The “Rule of 15” is used as a simple guideline for treating hypoglycemia. To follow the “Rule of 15”, after checking your blood glucose level and seeing that it’s under 70 mg/dl, eat 15 grams of carbohydrates or simple sugars, and then recheck your blood sugar level after 15 minutes. If your blood sugar is still low, consume another 15 grams of carbohydrates and recheck again after 15 minutes. Continue to do this until your blood sugar is at your target level, but it would be important to summon help if after two tries, the blood sugar does not go up.

To avoid another low, eat a meal or snack when your blood sugar is back to normal.

7. What are the signs and symptoms of hypoglycemia?

Part of being prepared for a hypoglycemic episode is knowing the signs and symptoms so you can act fast. Typically, these symptoms can range from mild to more severe.

Milder symptoms include:

  • Nausea and dizziness
  • Fast heartbeat
  • Sweating and/or chills
  • Clamminess
  • Unusual irritability or moodiness

Severe symptoms include:

  • Blurred or impaired vision
  • Coordination problems or clumsiness
  • Tingling or numbness in the lips, tongue,or cheeks
  • Color draining from the skin
  • Confusion
  • Seizures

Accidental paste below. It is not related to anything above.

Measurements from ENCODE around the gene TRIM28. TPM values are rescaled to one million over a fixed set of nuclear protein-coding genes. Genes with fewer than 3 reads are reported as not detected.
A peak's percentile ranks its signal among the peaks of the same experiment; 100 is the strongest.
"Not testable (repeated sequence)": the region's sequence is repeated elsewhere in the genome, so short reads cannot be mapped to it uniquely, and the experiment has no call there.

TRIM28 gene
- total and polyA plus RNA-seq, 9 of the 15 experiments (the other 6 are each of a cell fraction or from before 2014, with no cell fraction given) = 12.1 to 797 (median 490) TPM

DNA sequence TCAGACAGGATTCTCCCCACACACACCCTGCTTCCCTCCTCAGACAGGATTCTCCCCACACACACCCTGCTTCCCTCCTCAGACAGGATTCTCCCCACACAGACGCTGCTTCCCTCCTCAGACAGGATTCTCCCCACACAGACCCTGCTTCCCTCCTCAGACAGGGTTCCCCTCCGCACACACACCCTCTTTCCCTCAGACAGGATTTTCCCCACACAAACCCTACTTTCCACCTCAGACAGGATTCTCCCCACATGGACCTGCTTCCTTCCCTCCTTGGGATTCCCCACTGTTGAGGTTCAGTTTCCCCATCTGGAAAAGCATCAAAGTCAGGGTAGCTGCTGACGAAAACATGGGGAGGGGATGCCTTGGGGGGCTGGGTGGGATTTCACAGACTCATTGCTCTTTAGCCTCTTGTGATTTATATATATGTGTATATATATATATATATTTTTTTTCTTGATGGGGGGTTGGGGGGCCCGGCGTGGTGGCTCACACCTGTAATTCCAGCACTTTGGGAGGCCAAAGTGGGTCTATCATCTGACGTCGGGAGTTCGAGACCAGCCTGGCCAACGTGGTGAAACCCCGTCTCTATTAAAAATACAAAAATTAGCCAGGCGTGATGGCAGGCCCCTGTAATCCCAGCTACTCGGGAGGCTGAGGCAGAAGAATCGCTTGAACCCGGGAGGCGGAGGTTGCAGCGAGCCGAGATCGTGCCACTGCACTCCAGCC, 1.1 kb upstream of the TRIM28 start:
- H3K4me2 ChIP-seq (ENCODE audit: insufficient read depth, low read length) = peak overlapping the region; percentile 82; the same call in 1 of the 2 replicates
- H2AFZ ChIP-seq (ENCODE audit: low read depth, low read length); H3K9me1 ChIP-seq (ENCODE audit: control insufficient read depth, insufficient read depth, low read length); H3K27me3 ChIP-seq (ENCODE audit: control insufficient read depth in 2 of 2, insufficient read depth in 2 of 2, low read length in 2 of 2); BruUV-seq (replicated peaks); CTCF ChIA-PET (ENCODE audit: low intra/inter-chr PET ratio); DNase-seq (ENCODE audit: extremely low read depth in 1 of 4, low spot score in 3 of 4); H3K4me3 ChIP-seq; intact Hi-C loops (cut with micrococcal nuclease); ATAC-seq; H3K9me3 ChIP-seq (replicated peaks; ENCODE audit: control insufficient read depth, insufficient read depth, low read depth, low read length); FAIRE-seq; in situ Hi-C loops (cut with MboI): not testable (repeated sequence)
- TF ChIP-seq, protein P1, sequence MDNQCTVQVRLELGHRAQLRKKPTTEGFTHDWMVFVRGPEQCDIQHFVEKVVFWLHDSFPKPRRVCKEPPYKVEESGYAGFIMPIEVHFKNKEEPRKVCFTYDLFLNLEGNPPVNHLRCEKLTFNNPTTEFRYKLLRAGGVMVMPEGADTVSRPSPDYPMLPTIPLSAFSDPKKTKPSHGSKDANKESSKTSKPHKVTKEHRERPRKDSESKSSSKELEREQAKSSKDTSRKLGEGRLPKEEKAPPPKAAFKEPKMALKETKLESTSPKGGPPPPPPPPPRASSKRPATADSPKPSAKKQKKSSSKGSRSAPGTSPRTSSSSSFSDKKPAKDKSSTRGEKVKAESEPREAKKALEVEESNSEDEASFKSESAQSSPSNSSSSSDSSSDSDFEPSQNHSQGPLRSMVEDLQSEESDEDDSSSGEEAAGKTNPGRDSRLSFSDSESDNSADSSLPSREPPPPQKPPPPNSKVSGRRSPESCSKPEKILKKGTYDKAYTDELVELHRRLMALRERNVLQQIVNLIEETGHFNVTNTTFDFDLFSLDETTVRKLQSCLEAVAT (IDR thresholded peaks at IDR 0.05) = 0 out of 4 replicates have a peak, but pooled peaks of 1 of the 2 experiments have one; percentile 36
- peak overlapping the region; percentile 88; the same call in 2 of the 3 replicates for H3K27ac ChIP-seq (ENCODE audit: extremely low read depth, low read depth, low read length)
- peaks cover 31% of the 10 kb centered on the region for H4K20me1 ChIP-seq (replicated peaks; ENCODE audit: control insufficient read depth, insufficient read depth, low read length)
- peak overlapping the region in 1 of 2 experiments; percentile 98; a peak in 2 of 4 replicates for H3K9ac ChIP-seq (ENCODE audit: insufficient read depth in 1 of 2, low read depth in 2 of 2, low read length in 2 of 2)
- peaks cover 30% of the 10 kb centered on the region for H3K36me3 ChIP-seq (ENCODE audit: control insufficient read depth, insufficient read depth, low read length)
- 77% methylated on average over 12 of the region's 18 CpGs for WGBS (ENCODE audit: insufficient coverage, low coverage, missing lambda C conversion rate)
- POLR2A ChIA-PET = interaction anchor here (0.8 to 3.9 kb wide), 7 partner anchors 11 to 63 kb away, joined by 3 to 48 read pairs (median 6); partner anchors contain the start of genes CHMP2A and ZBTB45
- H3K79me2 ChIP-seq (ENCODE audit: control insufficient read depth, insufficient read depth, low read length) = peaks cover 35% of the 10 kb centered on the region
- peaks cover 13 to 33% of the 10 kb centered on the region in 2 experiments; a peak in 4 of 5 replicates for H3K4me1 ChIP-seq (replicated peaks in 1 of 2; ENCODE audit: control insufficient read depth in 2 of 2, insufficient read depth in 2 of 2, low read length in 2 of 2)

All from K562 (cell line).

If you experience any hypoglycemic episodes, be sure to share your symptoms and the frequency with your care team.

8. Do you need a prescription for emergency glucagon and who should administer it?

Glucagon is available only by prescription and should be discussed with your care team to see if it's an appropriate option for you.  Traditionally, glucagon has been available as an injectable solution that requires reconstitution, but now also is available as a nasal spray. In the event of a severe hypoglycemic episode, you may not be able to administer the glucagon yourself, so having trained support can save your life. Educate your support circle on how to administer your glucagon and the importance of calling for emergency medical help right away. A detailed instruction for glucagon is provided by the manufacturing company.

9. How to treat hypoglycemia?

Once you become aware that you are experiencing a hypoglycemia emergency, it’s important to know what actions to take.

For Milder Emergencies